Stored somewhere in the garage of the Kensington mews HQ owned by the Pink Floyd organisation, just next to a beautiful Aston Martin DB5, is an unassuming cardboard box that is home to an acrylic prism tower, filled with coloured oil. Were one to remove the sculptural piece from its box and pass a laser through one of its pyramidal facets, refracted light would cast myriad coloured beams on the garage wall, revealing the cover art for one of the most iconic and instantly recognisable record sleeves in rock history.

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Furniture and lighting designer Gala Wright, with artwork for Pink Floyd’s 1970 album Atom Heart Mother

Gala Wright, daughter of Floyd founder member, Richard “Rick” Wright, has no idea where the prism came from. All she knows is that it has been a mystically ornamental constant in her life ever since she was a little girl. “Dad just brought it home one day and kept it around the house, probably thinking it would be useful. Maybe it was used for something at UFO,” she says — UFO being the short-lived Tottenham Court Road club where Pink Floyd played during the 1960s. Gala casually disregards the notion that, to even the most casual observer, the piece looks like the direct reference material for the famous The Dark Side of the Moon album cover designed by prog rock’s maverick art directors Aubrey “Po” Powell and Storm Thorgerson of the London-based Hipgnosis outfit.

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Various awards presented to her father, Rick Wright

But Gala insists that the prism in the garage and the prism on the album cover have no direct connection, that they are linked only by the enigmatic synchronicity of an extraordinary band and its groundbreaking creative team working in perfect harmony.

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An inflatable pig floats over the V&A to herald The Pink Floyd Exhibition: Their Mortal Remains, which opens in May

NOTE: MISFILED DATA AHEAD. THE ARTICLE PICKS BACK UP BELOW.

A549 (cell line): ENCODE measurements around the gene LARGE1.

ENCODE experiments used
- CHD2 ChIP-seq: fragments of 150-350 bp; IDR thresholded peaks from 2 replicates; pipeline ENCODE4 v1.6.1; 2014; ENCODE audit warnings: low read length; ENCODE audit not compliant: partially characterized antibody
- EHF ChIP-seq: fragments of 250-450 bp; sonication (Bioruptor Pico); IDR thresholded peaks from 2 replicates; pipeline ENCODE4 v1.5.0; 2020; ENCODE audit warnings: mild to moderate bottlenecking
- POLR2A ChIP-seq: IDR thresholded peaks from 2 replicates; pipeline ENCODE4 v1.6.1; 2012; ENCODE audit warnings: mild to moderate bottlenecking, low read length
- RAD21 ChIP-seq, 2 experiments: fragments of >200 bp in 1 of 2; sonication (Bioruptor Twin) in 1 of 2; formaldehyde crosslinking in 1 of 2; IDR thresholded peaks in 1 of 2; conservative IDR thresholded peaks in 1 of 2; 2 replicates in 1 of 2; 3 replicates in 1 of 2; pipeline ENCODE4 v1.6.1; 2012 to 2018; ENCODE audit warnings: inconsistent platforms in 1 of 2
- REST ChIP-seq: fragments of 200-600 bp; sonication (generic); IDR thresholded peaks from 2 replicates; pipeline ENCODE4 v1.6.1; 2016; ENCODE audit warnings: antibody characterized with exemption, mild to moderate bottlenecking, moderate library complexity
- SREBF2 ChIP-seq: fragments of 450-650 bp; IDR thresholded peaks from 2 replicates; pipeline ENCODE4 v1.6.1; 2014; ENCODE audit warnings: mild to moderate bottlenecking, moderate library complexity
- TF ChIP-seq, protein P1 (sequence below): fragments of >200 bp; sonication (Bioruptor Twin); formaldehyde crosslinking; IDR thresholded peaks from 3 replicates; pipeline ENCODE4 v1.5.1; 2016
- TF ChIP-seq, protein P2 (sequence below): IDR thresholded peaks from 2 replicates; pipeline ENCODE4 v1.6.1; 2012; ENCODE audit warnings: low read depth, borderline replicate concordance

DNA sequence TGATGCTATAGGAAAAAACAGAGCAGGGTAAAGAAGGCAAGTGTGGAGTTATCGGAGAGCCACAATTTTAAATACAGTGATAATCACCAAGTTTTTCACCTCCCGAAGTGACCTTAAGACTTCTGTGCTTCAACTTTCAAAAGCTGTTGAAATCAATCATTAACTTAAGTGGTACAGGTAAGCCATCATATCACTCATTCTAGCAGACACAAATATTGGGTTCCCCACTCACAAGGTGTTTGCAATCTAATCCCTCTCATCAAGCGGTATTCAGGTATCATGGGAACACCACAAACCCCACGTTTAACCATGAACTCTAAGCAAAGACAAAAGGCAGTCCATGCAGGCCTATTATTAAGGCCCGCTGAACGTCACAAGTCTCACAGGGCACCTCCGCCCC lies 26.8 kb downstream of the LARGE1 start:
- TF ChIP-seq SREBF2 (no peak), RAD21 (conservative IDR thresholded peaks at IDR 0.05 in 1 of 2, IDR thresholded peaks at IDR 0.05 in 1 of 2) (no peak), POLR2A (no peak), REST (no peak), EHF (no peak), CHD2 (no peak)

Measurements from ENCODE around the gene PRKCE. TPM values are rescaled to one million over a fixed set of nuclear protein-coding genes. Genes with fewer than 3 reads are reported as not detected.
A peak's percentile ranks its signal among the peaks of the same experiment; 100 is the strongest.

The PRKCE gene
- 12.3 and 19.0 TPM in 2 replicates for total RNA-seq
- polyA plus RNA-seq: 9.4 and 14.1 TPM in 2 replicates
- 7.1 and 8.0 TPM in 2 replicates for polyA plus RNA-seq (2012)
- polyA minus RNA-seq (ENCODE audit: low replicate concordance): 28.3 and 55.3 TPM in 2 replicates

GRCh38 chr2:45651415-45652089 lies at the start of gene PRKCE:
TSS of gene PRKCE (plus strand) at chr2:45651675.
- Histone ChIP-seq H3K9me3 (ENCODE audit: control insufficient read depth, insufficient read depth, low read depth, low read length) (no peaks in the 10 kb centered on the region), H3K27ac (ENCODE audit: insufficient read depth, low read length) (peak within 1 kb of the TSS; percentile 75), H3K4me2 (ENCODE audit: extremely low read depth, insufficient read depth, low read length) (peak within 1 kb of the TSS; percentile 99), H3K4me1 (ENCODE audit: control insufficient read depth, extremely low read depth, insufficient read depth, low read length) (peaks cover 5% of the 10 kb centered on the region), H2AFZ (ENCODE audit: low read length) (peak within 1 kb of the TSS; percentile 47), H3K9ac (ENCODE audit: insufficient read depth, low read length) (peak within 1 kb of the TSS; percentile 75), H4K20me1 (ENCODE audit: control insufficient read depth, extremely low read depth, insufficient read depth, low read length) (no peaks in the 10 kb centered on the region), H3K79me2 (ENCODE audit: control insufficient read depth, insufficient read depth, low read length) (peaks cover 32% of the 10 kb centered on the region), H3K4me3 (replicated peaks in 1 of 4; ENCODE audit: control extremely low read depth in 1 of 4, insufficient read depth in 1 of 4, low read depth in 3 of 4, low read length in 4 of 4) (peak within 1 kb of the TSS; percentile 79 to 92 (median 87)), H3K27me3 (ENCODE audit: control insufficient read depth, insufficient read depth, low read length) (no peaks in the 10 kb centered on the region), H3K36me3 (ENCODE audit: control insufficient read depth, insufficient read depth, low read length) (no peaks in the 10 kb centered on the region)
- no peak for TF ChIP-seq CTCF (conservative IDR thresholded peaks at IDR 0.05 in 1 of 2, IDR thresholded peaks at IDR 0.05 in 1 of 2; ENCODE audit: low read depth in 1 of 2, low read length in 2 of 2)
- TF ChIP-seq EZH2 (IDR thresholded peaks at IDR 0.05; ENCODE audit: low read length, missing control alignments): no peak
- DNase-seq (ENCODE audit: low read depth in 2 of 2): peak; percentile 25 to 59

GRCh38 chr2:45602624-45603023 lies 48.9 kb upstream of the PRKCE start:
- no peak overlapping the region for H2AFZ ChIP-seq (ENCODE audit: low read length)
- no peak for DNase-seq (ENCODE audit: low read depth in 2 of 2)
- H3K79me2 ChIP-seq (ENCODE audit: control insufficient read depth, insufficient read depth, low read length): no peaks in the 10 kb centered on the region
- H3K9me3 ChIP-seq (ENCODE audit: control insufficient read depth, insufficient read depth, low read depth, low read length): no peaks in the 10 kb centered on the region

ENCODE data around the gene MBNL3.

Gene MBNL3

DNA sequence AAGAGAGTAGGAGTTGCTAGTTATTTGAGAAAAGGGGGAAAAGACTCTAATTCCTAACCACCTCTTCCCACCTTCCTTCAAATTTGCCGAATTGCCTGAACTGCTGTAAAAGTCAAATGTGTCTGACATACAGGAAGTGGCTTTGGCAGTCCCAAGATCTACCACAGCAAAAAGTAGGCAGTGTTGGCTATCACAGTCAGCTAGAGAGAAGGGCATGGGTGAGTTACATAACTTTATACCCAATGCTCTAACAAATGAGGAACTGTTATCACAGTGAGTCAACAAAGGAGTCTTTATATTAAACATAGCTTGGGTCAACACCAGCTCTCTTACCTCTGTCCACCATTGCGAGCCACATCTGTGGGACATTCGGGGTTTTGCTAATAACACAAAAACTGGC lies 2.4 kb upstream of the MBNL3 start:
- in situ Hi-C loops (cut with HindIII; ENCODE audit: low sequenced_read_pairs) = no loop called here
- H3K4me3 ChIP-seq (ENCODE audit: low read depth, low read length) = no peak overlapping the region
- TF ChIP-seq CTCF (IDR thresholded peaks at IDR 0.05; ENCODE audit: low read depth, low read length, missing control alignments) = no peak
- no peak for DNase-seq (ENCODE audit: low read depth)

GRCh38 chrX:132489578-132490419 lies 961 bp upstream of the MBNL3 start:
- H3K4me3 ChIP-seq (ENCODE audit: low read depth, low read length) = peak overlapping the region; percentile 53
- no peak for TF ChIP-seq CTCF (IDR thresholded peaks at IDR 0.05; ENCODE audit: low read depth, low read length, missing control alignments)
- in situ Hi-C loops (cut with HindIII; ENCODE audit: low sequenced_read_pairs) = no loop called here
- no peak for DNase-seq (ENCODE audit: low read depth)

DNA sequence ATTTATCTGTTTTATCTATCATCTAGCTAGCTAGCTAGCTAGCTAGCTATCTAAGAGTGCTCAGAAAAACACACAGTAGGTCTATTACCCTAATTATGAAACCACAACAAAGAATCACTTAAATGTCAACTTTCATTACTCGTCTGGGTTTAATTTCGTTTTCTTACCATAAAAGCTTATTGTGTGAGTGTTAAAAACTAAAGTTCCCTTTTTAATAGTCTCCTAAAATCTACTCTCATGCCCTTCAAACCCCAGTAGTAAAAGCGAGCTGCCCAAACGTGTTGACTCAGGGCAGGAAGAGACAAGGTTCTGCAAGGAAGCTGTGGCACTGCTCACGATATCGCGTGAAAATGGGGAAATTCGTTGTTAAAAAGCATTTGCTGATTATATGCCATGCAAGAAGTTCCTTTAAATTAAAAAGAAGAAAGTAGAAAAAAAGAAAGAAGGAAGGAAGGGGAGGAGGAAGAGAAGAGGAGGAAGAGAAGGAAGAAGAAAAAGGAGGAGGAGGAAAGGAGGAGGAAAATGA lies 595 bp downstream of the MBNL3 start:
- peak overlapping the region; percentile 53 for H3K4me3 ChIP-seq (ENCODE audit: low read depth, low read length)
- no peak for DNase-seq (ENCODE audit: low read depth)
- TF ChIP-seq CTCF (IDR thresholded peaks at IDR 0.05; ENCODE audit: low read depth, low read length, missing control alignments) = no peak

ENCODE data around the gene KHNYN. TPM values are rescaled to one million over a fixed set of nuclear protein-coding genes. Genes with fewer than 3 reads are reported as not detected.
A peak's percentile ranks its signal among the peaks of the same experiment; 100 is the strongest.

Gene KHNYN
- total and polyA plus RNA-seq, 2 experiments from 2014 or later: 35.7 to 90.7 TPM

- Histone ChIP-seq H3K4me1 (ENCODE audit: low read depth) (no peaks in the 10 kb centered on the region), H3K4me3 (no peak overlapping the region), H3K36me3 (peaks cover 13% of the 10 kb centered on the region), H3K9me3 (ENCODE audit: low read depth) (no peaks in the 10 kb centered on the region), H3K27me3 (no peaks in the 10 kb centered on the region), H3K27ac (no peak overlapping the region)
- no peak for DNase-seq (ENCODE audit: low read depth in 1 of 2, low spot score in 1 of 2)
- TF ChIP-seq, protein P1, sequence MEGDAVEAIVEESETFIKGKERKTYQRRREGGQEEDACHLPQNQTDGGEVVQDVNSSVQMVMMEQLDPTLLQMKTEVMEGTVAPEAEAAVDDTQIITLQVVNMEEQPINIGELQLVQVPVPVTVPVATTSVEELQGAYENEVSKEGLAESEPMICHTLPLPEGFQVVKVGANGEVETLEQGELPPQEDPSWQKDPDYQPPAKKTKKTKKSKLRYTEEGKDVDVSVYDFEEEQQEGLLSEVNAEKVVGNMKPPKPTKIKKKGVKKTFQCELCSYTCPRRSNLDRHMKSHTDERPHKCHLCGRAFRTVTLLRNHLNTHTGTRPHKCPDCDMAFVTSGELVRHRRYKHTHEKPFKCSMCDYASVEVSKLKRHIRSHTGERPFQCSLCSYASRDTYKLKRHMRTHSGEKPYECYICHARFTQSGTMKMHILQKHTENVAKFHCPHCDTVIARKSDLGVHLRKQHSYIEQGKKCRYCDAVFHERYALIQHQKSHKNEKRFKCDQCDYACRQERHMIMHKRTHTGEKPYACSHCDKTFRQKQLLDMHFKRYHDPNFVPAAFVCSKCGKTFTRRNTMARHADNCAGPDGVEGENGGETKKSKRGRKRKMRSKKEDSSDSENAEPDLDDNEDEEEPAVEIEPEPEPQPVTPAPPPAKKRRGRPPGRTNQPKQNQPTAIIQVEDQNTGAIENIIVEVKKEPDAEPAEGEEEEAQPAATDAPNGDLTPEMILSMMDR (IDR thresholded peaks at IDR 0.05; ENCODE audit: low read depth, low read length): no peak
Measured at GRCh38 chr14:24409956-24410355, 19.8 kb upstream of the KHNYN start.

“Before the release of The Dark Side of the Moon, Dad had a meeting with Storm and Po at Hipgnosis to discuss the cover,” says Gala. “Dad said to them, ‘We want something simple and graphic. Something smarter, neater — more classy… Not one of your silly pictures.’” (Presumably a gently mocking reference to Hipgnosis’ artfully unsettling imagery used on previous Floyd album covers, such as Wish You Were Here and Ummagumma.) The prism design on the cover of the 45 million-selling album is officially described as having been inspired by a photograph that Thorgerson had seen during a brainstorming session with Powell. “When they delivered their design I think Dad was amazed at how similar it was,” says Gala. “It was an amazing coincidence.”

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The artwork for the Waterbury 73 CD recorded live at the Palace Theatre

The mystery of the prism and many more stories of Pink Floyd’s radical design and grand scale art direction will be told in May when London’s Victoria and Albert Museum stages its biggest rock-themed event since the David Bowie is… show in 2013. The Pink Floyd Exhibition: Their Mortal Remains will contain 350 items of band ephemera, instruments (the Azimuth coordinator used onstage at the Queen Elizabeth Hall, 1967, for instance) posters, handwritten lyrics, stage props (a flower petal mirror ball for 1973 is a highlight) concert flyers, artwork and, of course, the massive inflatables — flying pigs, evil school teachers rendered as claw hammers — which became synonymous with their live shows. A specially created laser spectacle in another gallery promises to send legions of visiting Floyd geeks into acid flashback mode.

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Connecticut in 1973 and framed photographs of band members

Gala, a talented furniture and product designer, along with Floyd drummer (and fellow Aston Martin enthusiast) Nick Mason and surviving Hipgnosis partner Po Powell (Storm died in 2013) have been helping co-curate the exhibition with the V&A team. But it hasn’t been easy. “There are pieces stored in warehouses all over the world,” she says. “And some of them are really huge. But it’s been worth it. I think the moment when you walk into the confined space of the museum and see the massive inflatable pig from the Animals tour for the first time… that will have quite an effect on people.”

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Gala Wright outside the Kensington HQ with her beautiful DB5